The hijackers of a food aid-laden vessel off the northeastern coast of Somalia in June have not off-loaded any of its cargo as has been reported by various media, a local official told IRIN on Thursday.
"Nothing has been removed from the ship and no food from it has been to our markets," Muhammad Shaykh, the district commissioner of the central Somalian town of Haradhere, said.
He was reacting to media reports that the hijackers had off-loaded some of the food aid from the ship and were selling it in markets in and around Haradhere, where the ship is anchored.
Muhammad said the seas around Haradhere were "rough at this time of year and no one can off-load anything".
The UN World Food Programme (WFP) said it was attempting to verify the conflicting reports about the ship and its cargo.
Yesterday, I swear, Reuters reported the ship was being off-loaded and included quotes about how commodity prices in the local markets had dropped as a result. UPDATE: BBC Report - looks like they fell for the Reuters quotes, too.
It just gets curiouser and curiouser.
UPDATE: 8/18/05 According to the People's Daily Online, some cargo has been moved:
The pirates, who have been demanding the 850 tons of rice intended for Somali tsunami victims in return for the release of the ship, reportedly started removing food from the vessel on Monday.How nice.
"They have been taking small amounts of food from the ship for the past three days," reports quoted Ahmed Abdi, clan elder as saying.
Abdi said the pirates have informed residents of the town that they have "permission" to remove the cargo.
Speaking in Mogadishu by radio, Abdi said that the hijackers are using "one small boat" to remove the rice, but could not estimate how much has been taken or say exactly what will happen to the food, which is being stored in a makeshift warehouse.
However, Abdi said the pirates told residents that at least some of the cargo will be used to repay local shopkeepers from whom they have been "borrowing" food, water and supplies during the ship's seven-week captivity.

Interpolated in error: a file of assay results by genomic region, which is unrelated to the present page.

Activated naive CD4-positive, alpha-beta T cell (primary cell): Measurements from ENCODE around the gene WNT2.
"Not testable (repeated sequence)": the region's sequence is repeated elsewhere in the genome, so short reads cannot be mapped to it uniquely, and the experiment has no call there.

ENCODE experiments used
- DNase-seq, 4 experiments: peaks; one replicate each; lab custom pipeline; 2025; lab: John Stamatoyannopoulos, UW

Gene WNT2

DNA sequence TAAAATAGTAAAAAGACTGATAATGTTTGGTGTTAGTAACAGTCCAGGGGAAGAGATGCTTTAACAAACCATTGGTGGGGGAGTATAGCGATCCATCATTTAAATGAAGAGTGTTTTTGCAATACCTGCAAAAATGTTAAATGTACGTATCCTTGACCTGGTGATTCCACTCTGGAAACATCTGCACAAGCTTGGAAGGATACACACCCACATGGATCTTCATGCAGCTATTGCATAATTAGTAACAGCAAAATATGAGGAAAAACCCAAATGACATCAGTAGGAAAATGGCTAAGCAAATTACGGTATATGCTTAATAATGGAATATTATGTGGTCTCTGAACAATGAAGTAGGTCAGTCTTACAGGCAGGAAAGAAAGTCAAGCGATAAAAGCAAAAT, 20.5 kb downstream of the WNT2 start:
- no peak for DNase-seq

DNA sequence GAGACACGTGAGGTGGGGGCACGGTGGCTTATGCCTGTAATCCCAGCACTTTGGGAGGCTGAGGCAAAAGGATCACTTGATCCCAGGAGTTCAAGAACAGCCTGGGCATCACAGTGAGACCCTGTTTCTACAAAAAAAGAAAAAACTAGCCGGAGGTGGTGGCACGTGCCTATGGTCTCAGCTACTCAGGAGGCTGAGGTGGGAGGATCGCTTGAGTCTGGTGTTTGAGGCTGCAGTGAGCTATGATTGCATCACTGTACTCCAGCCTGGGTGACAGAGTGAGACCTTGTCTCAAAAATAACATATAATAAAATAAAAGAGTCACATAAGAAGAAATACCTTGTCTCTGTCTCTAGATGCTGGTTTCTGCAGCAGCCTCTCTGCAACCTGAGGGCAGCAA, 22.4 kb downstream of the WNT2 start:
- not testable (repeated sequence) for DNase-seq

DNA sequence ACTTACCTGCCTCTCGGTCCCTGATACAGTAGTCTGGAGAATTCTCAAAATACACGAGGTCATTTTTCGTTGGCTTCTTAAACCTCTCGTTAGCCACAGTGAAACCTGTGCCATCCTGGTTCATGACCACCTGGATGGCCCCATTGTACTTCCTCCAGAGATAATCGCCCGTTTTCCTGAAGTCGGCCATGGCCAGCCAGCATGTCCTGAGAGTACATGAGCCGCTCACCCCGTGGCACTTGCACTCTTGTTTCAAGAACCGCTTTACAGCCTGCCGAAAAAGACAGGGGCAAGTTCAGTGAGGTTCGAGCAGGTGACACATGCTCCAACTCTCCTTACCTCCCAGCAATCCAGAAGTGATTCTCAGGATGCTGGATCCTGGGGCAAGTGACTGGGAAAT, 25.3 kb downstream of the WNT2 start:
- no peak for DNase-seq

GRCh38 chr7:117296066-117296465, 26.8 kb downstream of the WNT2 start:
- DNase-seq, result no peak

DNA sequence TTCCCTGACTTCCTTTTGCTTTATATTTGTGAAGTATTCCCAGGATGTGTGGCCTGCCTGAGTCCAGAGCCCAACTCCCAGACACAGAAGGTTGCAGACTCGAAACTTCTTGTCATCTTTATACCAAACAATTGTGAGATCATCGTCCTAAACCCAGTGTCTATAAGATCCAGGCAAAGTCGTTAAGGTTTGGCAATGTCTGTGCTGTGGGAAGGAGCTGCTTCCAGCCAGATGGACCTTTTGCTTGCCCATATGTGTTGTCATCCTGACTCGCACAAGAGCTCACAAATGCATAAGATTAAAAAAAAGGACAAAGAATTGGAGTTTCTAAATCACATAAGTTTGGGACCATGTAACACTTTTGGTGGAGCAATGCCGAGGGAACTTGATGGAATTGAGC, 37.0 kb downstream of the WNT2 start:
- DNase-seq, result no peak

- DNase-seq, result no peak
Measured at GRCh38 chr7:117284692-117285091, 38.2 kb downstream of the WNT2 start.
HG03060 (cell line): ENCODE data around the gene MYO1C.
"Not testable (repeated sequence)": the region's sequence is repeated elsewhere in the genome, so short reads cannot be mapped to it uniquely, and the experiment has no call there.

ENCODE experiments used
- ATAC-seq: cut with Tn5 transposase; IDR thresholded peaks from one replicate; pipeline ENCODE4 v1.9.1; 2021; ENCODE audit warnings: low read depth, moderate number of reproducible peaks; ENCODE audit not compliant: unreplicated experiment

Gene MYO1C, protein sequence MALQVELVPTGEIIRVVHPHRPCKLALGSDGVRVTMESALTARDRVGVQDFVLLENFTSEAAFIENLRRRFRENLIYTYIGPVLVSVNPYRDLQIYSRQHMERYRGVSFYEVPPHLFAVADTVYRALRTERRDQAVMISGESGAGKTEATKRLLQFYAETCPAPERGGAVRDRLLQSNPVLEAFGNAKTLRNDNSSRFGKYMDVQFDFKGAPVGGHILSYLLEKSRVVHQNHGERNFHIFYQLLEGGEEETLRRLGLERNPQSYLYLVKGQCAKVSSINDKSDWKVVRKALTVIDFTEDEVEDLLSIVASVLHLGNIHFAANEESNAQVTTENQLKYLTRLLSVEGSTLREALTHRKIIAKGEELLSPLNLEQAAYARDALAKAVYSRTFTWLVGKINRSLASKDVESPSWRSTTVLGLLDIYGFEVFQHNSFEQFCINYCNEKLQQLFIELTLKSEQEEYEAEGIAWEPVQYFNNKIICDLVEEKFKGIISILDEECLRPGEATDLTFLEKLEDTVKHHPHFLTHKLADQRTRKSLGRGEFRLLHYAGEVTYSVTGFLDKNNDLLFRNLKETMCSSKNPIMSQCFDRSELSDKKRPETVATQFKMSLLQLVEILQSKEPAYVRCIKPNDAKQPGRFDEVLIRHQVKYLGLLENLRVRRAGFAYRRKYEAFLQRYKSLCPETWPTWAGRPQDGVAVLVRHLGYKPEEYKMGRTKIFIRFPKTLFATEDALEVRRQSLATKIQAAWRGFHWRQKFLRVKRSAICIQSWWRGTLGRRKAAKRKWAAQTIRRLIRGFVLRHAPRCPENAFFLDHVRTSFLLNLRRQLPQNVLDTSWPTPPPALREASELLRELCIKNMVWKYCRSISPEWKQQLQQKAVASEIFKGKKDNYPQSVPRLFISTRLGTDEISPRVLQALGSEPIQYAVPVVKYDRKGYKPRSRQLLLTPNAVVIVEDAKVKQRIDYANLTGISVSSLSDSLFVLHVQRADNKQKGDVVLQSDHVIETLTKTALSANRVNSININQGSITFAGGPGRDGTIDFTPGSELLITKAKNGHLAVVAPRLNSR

UPDATE: 8/19/05-- I'm not quite sure what the WFP spokesman meant by this:
WFP decried that 54 days have passed since the pirates took the crew captive yet there has not been any intervention from the international community.I prefer to think that he means more publicity would have been given to the hostages had they been from wealthier countries.
"The hostages are not Italian, French or American. There are no discussions of the hijackers asking for millions of dollars to set them free," it said.
"As it drags through its eighth week, the story of the 10-man crew aboard the MV Semlow off Somalia, who were simply trying to bring food aid to a hungry nation, only sometimes makes headlines in their home countries," WFP added.
The WFP, which chartered the Semlow, said it has heard from theship's agents that while food supplies for the crew were adequate,drinking water was rationed, adding that the conditions for the crew, confined to the ship and held under duress, "are undoubtedly difficult."
"It must be a terrible, and a very worrying ordeal for all 10 of them stuck on that ship still anchored 45 km from the Somali coast. The poor families of the crew have waited too long to see their loved ones safe," Hauser lamented. (source)
UPDATE: (8/20/05) Now it asserted here that the crew may soon be freed.